Perfectionism is a public health emergency, and it's a problem that plagues our society. It's time to talk about it and work together to find solutions. Communities need to stop the perfectionism epidemic before it does any more damage.

Social Media and the Rise of Perfectionism

One of the significant contributors to the rise of perfectionism is social media. Social media platforms like Facebook, Instagram, and Snapchat have created a culture of comparison and competition. Now TikTok with instant video clips is adding to the pressure.

Perfectionism is often driven by the need to be liked and accepted. People constantly compare themselves to others and feel like they are not good enough. This can lead to a lot of anxiety and stress.

Social media platforms are designed to create a sense of FOMO (fear of missing out). People are constantly seeing what others are doing and where they are going. This can make them feel like they are not doing enough with their lives.

How to Repair Your Thinking and Stop Perfectionism

The first step to repairing your thinking is to realize your perfectionism. Notice when you are a perfectionist and what thoughts and emotions come up for you.

These may include:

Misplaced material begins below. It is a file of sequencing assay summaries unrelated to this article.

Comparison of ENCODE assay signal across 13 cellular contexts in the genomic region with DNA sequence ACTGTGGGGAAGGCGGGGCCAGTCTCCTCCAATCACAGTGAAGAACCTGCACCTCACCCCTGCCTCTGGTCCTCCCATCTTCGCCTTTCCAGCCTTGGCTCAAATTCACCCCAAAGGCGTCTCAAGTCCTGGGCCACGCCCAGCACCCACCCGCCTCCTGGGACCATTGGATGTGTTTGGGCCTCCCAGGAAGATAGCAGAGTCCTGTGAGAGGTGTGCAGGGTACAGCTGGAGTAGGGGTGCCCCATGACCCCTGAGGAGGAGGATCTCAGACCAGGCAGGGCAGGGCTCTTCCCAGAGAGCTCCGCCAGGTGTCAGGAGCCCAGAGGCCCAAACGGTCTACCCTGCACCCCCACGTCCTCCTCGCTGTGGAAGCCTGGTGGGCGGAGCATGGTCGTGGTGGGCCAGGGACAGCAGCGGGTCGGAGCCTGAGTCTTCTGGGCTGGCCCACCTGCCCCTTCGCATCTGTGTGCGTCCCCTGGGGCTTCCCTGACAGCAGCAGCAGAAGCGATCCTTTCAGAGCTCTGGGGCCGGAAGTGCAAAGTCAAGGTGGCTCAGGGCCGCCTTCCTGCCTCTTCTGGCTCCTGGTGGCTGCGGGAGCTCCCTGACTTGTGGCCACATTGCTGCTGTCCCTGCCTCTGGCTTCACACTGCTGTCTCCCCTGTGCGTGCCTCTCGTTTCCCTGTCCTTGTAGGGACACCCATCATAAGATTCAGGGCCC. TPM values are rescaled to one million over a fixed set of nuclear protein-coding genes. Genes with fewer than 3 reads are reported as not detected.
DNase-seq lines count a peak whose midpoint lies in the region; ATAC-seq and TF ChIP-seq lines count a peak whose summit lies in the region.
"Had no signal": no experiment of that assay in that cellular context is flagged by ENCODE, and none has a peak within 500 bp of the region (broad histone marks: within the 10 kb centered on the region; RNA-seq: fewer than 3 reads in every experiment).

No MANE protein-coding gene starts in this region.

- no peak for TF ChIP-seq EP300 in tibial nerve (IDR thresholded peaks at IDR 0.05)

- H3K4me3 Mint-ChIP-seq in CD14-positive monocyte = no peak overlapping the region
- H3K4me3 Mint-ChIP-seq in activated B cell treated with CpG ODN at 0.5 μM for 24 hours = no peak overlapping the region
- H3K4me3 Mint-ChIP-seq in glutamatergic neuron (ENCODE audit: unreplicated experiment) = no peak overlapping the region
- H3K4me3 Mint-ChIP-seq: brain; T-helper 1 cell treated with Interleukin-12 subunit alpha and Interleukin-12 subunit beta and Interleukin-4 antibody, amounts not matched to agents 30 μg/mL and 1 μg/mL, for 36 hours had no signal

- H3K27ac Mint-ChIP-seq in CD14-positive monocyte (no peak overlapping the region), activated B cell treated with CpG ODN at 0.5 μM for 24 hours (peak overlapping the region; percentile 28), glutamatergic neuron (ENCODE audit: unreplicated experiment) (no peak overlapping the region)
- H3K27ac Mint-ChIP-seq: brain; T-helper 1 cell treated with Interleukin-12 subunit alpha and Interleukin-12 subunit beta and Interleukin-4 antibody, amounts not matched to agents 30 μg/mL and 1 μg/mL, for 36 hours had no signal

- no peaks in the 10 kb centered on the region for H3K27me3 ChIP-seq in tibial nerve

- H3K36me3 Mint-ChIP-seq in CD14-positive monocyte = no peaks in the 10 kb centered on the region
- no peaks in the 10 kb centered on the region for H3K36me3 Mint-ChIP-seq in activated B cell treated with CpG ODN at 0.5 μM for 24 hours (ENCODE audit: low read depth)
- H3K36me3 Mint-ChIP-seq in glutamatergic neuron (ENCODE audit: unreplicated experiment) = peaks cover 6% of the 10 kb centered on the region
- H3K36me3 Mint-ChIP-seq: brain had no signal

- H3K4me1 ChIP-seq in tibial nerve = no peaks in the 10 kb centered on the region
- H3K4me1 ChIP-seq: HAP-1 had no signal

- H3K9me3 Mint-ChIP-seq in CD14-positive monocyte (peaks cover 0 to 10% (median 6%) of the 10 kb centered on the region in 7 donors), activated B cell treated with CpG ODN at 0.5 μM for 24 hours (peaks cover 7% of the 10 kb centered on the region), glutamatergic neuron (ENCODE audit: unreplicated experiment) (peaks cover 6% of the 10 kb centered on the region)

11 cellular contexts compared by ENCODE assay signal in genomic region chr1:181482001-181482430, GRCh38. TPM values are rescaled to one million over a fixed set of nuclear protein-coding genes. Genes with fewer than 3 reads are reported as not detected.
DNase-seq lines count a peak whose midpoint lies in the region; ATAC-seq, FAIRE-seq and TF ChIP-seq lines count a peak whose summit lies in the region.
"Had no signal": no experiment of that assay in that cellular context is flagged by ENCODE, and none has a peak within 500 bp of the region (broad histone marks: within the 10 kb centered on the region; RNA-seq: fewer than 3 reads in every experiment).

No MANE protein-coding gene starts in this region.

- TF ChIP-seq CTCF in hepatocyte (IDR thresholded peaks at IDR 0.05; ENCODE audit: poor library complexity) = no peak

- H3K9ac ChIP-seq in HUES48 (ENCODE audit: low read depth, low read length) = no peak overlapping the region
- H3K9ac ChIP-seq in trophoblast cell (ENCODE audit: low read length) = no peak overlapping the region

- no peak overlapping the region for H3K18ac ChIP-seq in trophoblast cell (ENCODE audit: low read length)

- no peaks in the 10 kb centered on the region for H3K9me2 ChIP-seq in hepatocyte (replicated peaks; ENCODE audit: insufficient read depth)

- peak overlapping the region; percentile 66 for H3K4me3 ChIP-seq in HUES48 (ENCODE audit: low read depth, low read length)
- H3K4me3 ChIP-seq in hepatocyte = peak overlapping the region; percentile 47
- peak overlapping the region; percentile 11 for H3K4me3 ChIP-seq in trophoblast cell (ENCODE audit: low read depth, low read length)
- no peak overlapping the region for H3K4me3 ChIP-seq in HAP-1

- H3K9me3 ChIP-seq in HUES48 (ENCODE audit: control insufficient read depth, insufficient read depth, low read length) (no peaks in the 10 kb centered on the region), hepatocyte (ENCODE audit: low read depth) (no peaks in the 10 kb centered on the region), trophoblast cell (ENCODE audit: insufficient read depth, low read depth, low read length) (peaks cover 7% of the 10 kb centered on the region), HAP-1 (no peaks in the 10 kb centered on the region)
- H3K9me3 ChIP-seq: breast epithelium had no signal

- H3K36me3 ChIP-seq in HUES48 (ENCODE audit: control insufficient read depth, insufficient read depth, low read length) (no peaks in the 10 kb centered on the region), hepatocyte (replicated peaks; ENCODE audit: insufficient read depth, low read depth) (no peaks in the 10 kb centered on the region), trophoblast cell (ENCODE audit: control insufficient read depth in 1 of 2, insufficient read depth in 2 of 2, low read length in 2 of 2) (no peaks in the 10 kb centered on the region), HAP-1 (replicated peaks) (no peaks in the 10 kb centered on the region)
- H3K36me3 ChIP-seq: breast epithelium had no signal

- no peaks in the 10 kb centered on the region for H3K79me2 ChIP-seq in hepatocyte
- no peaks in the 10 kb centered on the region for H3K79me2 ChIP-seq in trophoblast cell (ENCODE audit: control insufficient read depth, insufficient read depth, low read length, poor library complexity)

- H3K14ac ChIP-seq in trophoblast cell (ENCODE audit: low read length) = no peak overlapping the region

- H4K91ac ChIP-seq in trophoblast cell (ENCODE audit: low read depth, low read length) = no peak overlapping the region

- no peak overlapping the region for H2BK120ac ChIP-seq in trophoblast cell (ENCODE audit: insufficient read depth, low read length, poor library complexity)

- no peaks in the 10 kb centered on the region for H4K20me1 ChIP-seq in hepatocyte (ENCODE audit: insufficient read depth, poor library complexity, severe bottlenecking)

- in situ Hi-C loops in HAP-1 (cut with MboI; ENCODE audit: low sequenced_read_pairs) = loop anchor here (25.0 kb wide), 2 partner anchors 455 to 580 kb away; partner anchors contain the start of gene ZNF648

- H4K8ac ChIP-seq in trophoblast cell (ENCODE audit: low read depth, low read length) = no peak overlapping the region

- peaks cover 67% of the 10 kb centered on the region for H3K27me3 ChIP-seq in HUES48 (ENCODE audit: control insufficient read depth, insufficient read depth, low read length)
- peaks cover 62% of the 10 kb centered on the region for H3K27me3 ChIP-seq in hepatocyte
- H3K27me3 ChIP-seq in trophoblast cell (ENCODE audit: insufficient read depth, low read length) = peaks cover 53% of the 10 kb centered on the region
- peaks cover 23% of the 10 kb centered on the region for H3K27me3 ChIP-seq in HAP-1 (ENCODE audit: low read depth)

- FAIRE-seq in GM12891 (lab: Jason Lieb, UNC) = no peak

• -I need to be perfect to be loved.
  • -I need to be perfect to be successful.
  • -I need to be perfect to be happy.
  • -I need to be perfect to avoid criticism.
  • -I need to be perfect to avoid failure.
  • -I need to be perfect to avoid making mistakes.

Perfectionism is often based on irrational beliefs. For example, you might believe that if you are not perfect, you will be a failure in life. Once you realize your perfectionism, you can challenge your perfectionistic thoughts.

Question these beliefs and look at the evidence. Are there people in your life who are successful and not perfect? What does the research say about perfectionism?

Here are some ways to challenge these harmful beliefs about yourself.

Perfectionism is Love:

People love you despite your faults. No one is perfect. Everyone makes mistakes.

Perfectionism is Success:

There is no evidence that perfectionism leads to success. It may lead to the opposite.

Perfectionism is Happiness:

Research shows that perfectionism doesn't make you happy. Instead, it can cause extreme unhappiness.

Perfectionism is Avoiding Criticism:

No one can avoid criticism. Perfectionism doesn't make you immune to it. Also, not all forms of criticism are harmful.

Perfectionism is Avoiding Failure:

Failure is a learning step in life. You cannot avoid it. Perfectionism will not protect you from it.

Perfectionism is Avoiding Making Mistakes: